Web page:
The Week In Books: As if by magic - Potter and the party funds

In early 2007, with Gordon Brown poised to take over the job he had coveted so long, this column wondered if he might ask his even-more-famous Edinburgh chum for a helping hand. I asked if a few supportive words from JK Rowling "with the ears of the world listening, could heighten the 'Brown Bounce' sought by the incoming premier. Will she succumb? Probably not: Rowling has managed her public profile with awesome shrewdness and discretion." No longer. It took 18 months, and a political pit far deeper than any to be found in the cellars of Hogwarts, for Rowling to cast her protective spell. News of her £1m donation to the Labour Party, directly to endorse the Government's programme to reduce child poverty and its equal treatment of lone parents, was meant to sprinkle the stardust of virtuous celebrity of over a downbeat conference week.

Can writers ever sway the polls? In Britain, almost certainly not. I doubt if fuming former lefties such as Kingsley Amis ever robbed a solitary vote from Labour in the 1970s. Likewise, Rowling's thick-and-thin approval will not save a single flaky seat. Here, the writers who wield any kind of public voice – from Dickens and Shaw to Orwell and Pinter – tend to lend their name to great broad-brush causes, often overseas, not the minutiae of day-to-day debate. That makes Rowling's intervention, with its focus on specific chunks of policy, a rare event on these shores.

Oddly, it makes one want to subject the planet's leading purveyor of magical fantasy to a reality-check. According to the Child Poverty Action Group, the 1999-set plan to halve child poverty in Britain by 2010 (from 3.4 to 1.7 million) looked to be on track until around 2005, but has lately stalled. New spending earmarked by recent Budgets will bring better news, and add around 450,000 to the current total of 600,000 children brought out from under the poverty line. However, without serious fresh investment, that will leave Labour almost half a million children short of its target by 2010. It may not make for a snappy soundbite – but, Joanne, you raised the topic. Whacking Lord Voldemort looks like a cakewalk next to the dragon's den of welfare policy.

Other well-known authors may not just speak for but work for parties: Melvyn Bragg and Ruth Rendell as Labour members of the House of Lords, Jeffrey Archer – before his downfall – as the Conservatives' cheeky chappie-in-chief. Their readers, I suspect, notice but swiftly discount these commitments if they like the books but not the views. Besides, big-name commercial novelists know better than to deter any sizeable slice of a wide readership with too-didactic messages. The Potter novels voice a cuddly social liberalism that could find a home within any major grouping. One hopes that the vices they plainly detest – delusions of racial purity, or the persecution of insecure and marginal groups – won't be turning up in any manifesto beyond the BNP's.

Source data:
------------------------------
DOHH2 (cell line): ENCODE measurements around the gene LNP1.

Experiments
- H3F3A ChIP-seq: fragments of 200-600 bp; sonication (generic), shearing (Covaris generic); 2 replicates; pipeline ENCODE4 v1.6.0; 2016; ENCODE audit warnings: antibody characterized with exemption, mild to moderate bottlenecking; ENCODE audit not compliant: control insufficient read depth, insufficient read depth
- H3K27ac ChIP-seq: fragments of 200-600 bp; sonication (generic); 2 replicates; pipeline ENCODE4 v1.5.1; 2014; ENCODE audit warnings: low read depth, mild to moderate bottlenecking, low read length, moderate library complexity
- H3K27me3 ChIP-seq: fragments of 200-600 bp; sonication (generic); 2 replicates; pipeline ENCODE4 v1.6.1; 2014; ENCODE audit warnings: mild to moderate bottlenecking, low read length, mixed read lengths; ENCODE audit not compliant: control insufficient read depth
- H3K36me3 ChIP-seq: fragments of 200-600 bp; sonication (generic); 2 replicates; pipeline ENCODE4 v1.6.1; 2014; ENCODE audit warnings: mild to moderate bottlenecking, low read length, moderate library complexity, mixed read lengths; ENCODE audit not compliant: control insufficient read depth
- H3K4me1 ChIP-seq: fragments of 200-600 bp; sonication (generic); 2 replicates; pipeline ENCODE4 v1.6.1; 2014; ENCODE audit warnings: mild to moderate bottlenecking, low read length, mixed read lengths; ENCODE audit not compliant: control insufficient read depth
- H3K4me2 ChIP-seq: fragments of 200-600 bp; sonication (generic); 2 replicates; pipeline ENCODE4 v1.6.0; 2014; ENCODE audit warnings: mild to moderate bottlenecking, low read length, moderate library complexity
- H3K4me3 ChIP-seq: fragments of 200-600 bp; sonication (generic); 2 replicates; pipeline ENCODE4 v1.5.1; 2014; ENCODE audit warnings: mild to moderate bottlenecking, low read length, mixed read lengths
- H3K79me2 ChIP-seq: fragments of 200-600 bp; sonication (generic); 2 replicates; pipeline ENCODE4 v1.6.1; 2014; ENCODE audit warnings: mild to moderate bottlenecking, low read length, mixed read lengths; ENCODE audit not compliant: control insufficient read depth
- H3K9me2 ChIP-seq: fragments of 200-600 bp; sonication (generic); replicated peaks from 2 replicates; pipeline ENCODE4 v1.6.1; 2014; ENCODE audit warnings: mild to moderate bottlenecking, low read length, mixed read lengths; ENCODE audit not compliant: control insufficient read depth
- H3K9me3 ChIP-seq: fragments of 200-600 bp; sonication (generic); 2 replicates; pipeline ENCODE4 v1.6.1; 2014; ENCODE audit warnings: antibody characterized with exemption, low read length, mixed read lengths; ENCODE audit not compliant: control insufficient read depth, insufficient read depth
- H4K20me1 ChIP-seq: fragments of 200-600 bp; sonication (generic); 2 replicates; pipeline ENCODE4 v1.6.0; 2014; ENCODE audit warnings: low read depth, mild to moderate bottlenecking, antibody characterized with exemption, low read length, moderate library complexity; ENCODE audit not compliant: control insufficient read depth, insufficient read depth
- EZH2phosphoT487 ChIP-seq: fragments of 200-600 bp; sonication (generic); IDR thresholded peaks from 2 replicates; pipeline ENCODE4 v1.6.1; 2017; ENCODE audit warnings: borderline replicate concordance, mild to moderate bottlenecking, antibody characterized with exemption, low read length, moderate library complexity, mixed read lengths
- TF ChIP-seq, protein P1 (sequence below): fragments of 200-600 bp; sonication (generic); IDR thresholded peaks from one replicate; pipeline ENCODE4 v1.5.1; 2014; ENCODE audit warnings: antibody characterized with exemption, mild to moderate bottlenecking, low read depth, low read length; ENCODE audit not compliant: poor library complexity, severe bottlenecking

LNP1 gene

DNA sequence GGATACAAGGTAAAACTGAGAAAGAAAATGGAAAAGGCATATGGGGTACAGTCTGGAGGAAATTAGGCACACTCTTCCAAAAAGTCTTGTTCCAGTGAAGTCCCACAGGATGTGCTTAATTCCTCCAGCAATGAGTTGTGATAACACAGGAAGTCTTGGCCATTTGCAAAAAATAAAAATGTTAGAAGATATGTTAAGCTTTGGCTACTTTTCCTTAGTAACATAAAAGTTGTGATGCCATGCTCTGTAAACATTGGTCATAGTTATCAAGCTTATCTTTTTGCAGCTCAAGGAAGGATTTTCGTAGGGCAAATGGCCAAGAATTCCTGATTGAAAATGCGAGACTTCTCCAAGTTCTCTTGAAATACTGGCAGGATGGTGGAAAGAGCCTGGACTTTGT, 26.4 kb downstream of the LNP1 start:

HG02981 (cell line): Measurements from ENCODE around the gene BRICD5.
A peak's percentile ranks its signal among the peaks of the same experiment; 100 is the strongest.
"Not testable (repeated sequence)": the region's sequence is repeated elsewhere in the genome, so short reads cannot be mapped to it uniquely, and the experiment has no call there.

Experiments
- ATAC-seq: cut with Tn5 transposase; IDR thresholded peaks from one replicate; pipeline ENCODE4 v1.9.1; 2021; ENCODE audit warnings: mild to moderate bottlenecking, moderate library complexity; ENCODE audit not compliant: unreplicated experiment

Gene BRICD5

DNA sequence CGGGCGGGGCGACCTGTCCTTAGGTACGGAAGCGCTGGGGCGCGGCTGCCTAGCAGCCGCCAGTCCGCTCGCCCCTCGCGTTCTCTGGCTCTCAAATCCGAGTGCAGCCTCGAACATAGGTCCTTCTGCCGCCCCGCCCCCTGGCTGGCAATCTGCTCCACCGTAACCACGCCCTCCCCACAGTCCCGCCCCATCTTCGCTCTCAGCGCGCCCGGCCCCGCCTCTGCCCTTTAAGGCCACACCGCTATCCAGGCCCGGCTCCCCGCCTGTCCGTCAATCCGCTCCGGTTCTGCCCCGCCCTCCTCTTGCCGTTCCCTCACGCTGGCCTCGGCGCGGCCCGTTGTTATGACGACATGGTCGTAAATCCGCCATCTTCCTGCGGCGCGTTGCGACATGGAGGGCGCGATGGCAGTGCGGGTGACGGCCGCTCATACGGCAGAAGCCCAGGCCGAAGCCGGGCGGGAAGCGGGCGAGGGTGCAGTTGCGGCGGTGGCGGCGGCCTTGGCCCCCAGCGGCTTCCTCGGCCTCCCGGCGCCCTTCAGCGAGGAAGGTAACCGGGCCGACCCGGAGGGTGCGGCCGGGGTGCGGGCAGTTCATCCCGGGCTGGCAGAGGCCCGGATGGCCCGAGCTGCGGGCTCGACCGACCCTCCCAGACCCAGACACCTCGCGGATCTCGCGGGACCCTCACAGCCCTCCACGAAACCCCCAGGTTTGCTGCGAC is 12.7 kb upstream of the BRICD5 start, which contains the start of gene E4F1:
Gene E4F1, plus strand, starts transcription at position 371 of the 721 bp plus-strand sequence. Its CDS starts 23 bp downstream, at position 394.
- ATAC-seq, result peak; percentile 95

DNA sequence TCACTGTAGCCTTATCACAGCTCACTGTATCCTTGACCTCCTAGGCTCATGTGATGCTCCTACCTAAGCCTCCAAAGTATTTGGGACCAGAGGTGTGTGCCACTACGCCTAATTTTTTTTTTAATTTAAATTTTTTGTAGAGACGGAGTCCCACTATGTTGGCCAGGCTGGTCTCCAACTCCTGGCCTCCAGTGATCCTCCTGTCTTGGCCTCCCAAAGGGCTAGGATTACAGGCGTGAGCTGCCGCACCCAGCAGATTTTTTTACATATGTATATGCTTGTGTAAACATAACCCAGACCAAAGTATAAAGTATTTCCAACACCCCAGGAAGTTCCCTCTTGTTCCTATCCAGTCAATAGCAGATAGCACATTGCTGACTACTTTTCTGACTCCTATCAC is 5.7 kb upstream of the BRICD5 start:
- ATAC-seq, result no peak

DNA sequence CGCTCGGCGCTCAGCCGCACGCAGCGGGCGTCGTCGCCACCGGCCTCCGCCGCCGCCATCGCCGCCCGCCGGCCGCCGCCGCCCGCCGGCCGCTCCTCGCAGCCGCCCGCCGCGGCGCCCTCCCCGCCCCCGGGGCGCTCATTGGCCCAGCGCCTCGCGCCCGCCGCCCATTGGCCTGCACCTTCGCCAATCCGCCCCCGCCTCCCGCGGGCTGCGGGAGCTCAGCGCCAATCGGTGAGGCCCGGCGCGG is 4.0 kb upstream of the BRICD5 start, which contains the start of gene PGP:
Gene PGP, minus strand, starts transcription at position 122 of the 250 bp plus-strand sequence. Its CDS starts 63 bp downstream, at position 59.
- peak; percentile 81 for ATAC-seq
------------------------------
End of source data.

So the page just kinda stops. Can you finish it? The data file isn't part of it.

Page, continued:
More interesting, perhaps, are popular authors whose opinions really do cut them adrift from the centrist mainstream. Since the close of the Cold War, the paradox of the bourgeois literary lion who believed in revolutionary upheaval has mostly faded from view. We do still have a few stalwart radicals such as Children's Laureate Michael Rosen, whose tireless writing and performing have probably done more to enrich young people's lives than a hundred Whitehall blueprints. Veteran of many a left gathering, regular in the pages of Socialist Worker and once a candidate for George Galloway's Respect, Rosen keeps up that tradition of inclusive humanist work from an author who – as a citizen – puts a slightly more sectarian spin on world affairs. Such a split between the person and the page will disqualify a writer from landing a cushy retirement berth in the Lords. At least it means that the out-on-a-limb idealist (or fantasist, if you prefer) steers clear of the mire of disputable data into which Rowling has chosen to step.


P.S. Between Thursday 9 and Sunday 12 October, the Woodstock Literary Festival will be offering a long weekend of events both within Blenheim Palace and at other venues in and around the Oxfordshire town. Supported by The Independent, the festival programme this year brings together writers such as PD James and Kate Summerscale (in conversation about crime in fact and fiction), Simon Schama (left), Ann Leslie, Howard Jacobson, Robert Fisk, Adam Nicolson, Ziauddin Sardar and Ben Crystal. David Cameron will be in conversation with Simon Kelner, managing director and editor-in-chief of The Independent and Independent on Sunday. The full programme is now posted online at; tickets can be bought in advance from 01865 305305, or at, and during the Festival will be available from 07784 060334 or 07788 997114.

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